PureSystems Base Busts Through 10,000 Installations
February 3, 2014 Timothy Prickett Morgan
There may have been some uncertainty about the future of IBM‘s X86-based server business throughout 2013, but customers wanting converged systems, which bring servers, storage, networking, and a unified management framework all together, took it in stride. The PureSystems installations have continued a-pace, says Big Blue.
To be specific, the installed base of PureSystems iron numbered more than 10,000 units as 2013 came to a close, which is up from the more than 8,000 units that IBM had at the end of the third quarter of last year. I also got some much-needed clarification on what, precisely, IBM is counting when it talks about installations.
In the past, depending on who I asked, I was told that the numbers that IBM was counting for PureSystems was the number of unique system configurations that had been sold. This could be setups with one or more racks and multiple FlexSystem chassis enclosures for server nodes and disk arrays. Others have suggested that IBM was counting racks. In fact, explains Pete McCaffrey, who is director of PureSystems at IBM, what IBM is counting is the number of FlexSystem enclosures in a PureFlex (base infrastructure) or PureApplication (infrastructure plus applications) setup. The PureData appliances are just rebranded Netezza parallel database appliances that are still based on the BladeCenter blade server or Hadoop clusters based on X86 server nodes. I am not sure what IBM is counting there, to be honest. But let’s assume enclosures as well.
So across those 10,000 units, there should be something on the order of 70,000 to 140,000 server nodes, depending on how many nodes customers are cramming into each 10U enclosure–and what type. Some nodes are single-wide and fourteen nodes fit in the enclosure. The double-wide nodes take up two horizontal server bays, so you can only get seven of them in the FlexSystem chassis.
For the past year, the PureSystems family has accounted for around 2,000 installations per quarter, which is a steady rate. If you look at IDC converged systems sales, which counts revenues not boxes and includes everything in the converged system, then IBM is growing a lot faster than the market at large. The latest data available from IDC is only for the third quarter, and here is how it looks:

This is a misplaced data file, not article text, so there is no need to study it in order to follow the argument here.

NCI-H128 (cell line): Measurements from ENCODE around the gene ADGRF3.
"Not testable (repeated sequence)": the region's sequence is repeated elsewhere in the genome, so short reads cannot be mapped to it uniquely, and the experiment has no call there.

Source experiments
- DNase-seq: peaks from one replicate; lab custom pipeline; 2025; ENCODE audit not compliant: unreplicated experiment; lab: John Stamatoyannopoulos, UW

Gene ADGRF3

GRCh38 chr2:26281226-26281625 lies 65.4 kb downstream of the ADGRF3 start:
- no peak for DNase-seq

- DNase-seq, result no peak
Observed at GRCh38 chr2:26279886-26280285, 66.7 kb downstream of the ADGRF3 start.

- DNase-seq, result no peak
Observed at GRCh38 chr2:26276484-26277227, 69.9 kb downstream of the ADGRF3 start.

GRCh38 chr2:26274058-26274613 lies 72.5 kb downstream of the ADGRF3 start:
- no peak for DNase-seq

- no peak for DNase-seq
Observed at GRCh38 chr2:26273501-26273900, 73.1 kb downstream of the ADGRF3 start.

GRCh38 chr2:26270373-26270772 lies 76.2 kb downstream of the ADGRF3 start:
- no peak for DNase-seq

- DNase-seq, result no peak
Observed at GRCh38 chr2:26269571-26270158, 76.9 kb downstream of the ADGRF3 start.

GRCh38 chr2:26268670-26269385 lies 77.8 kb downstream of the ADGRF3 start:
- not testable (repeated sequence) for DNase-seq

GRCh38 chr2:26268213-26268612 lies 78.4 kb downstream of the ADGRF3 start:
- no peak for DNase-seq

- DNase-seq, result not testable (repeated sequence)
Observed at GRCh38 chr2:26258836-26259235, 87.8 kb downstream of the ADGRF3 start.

IDC reckons that across all vendors of converged infrastructure, and including the platform-level software bundled on such machines, generated $1.38 billion in revenues. Of this, $339.8 million was for platform-level converged systems, like IBM’s PureApplication and PureData machines, while the remaining $983.9 million was for plain vanilla converged infrastructure setups, like IBM’s PureFlex machines. The market for raw converged infrastructure more than doubled, year-on-year, and is dominated by Cisco Systems and its various partners. Cisco is the main server inside of the VCE vBlock partnership as well as the FlexPod partnership it has with disk array maker NetApp. Cisco also does direct sales of its own machines into large accounts, and presumably those sales are in the Others category in IDC’s data. The rise of EMC as a supplier is a bit of a surprise, given that it was presumably pushing sales through the VCE partnership, but it looks like the disk maker is doing more of its own deals, presumably again with Cisco’s Unified Computing System iron. (I will get to the bottom of this and let you know what is going on.) What I can tell you is that as far as IDC is concerned, all of Oracle’s converged system sales are for integrated platforms with systems software on top of them and Oracle has nearly half of this market at 45.6 percent share. The other interesting bit is that this integrated platform slice of the market was only growing at 14.2 percent in the third quarter.
McCaffrey was not able to give me a shipment or revenue breakdown of PureFlex versus PureApplication versus PureData, but he did give me some color on what is driving sales. When IBM launched the FlexSystem and the Pure strategy back in April 2012, the company was betting that infrastructure and application consolidation would be the main driving force for sales for PureApplication setups. But, as it turns out, a lot of these machines are going into corners of data centers to support greenfield applications at companies, including virtual desktop infrastructure, e-commerce, application development and code management (known as DevOps in the modern lingo), and analytics.
For PureFlex setups, hybrid Power and X86 iron started taking off in the second half of 2013, according to McCaffrey. And, of course, managed service providers building public clouds and companies building private clouds are two big drivers of sales of PureFlex setups around the globe. To date, IBM has over 2,200 business partners that have earned over 9,200 PureSystems certifications, and 340 partners have created 520 application patterns to automate the installation and operation of their applications. IBM has over 350 customer references who are willing to go public with what they are doing across those 10,000 chassis installations. That has to be some kind of record, and my guess is that IBM is sweetening PureSystems deals with discounts if customers open up and tell their stories. IBM wants to create a social media wave for these machines, much as SAP did way back in the early 1990s with its R/3 ERP stack.